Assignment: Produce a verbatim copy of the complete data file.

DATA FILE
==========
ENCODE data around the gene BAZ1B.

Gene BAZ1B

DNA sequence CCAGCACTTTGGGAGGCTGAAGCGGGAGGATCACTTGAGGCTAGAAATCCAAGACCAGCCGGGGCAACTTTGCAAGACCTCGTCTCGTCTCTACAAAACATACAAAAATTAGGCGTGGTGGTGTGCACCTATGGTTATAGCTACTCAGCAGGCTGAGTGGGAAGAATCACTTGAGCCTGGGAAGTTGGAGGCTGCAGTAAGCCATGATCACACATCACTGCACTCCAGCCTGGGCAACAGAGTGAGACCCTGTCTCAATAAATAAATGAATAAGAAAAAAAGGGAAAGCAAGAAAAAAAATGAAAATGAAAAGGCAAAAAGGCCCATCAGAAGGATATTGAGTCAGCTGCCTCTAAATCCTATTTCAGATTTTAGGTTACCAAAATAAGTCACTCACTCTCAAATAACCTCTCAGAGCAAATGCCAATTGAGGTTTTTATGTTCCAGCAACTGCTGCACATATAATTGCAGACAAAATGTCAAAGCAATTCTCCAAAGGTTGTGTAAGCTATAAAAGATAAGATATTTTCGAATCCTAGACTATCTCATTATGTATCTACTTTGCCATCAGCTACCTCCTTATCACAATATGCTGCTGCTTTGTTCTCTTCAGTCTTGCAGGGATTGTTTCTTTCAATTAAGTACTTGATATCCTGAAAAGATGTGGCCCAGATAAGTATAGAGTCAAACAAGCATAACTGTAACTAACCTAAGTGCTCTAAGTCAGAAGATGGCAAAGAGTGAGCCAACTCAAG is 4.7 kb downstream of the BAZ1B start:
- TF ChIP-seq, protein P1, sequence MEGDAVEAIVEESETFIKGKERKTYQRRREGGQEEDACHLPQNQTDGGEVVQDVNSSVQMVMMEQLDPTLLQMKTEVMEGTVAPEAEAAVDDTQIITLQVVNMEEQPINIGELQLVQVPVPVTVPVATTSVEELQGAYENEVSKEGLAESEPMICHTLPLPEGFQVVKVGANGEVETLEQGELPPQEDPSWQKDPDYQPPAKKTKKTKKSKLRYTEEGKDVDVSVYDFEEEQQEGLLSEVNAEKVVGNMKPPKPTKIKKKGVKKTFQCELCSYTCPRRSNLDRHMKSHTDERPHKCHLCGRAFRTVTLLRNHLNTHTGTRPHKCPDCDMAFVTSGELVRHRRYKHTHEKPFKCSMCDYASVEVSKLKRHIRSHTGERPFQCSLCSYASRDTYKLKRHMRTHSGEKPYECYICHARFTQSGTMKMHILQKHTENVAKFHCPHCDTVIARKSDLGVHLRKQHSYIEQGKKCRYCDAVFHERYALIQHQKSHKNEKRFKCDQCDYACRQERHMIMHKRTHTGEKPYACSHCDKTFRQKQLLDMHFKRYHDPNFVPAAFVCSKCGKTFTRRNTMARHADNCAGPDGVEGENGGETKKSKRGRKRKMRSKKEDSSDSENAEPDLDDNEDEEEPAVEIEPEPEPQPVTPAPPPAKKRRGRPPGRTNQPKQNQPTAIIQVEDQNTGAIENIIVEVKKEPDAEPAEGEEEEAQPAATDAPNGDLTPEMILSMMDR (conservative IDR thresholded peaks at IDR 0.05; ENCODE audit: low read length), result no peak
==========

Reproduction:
ENCODE data around the gene BAZ1B.

Gene BAZ1B

DNA sequence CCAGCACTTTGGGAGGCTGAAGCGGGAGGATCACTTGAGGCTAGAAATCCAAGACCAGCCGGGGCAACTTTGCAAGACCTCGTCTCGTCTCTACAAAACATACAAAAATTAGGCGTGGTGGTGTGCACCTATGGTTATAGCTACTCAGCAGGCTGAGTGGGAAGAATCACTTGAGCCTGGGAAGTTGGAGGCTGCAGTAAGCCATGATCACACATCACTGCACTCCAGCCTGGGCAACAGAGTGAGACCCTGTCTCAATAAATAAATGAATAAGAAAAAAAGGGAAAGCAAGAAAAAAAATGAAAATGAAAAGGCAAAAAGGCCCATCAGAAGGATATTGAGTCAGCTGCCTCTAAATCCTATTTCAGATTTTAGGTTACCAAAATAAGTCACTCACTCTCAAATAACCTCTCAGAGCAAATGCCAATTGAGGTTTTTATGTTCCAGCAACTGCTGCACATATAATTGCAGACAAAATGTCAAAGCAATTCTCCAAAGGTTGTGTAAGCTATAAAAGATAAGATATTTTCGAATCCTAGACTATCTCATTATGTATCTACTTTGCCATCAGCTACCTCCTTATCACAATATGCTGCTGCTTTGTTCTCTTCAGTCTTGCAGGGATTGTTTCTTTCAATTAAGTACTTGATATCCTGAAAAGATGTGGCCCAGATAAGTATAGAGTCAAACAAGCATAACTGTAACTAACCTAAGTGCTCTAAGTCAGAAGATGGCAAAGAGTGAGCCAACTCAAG is 4.7 kb downstream of the BAZ1B start:
- TF ChIP-seq, protein P1, sequence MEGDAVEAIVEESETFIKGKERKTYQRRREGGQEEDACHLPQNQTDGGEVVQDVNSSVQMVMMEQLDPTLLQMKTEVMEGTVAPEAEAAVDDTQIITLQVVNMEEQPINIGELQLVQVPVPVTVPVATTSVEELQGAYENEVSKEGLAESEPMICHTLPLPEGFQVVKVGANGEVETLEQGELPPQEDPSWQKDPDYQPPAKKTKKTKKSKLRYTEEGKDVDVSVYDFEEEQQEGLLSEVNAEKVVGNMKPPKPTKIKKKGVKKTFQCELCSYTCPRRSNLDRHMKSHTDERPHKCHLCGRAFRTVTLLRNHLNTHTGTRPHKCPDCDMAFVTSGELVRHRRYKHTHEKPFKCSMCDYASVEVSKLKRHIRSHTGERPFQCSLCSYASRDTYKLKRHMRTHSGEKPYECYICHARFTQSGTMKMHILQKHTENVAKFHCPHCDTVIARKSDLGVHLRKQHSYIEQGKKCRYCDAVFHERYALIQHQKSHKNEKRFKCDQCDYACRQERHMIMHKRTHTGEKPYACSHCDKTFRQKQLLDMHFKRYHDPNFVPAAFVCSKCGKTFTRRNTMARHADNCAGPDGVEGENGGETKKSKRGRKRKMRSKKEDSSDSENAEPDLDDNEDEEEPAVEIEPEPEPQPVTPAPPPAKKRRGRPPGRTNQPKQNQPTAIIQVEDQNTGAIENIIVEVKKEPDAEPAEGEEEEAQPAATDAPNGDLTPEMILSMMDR (conservative IDR thresholded peaks at IDR 0.05; ENCODE audit: low read length), result no peak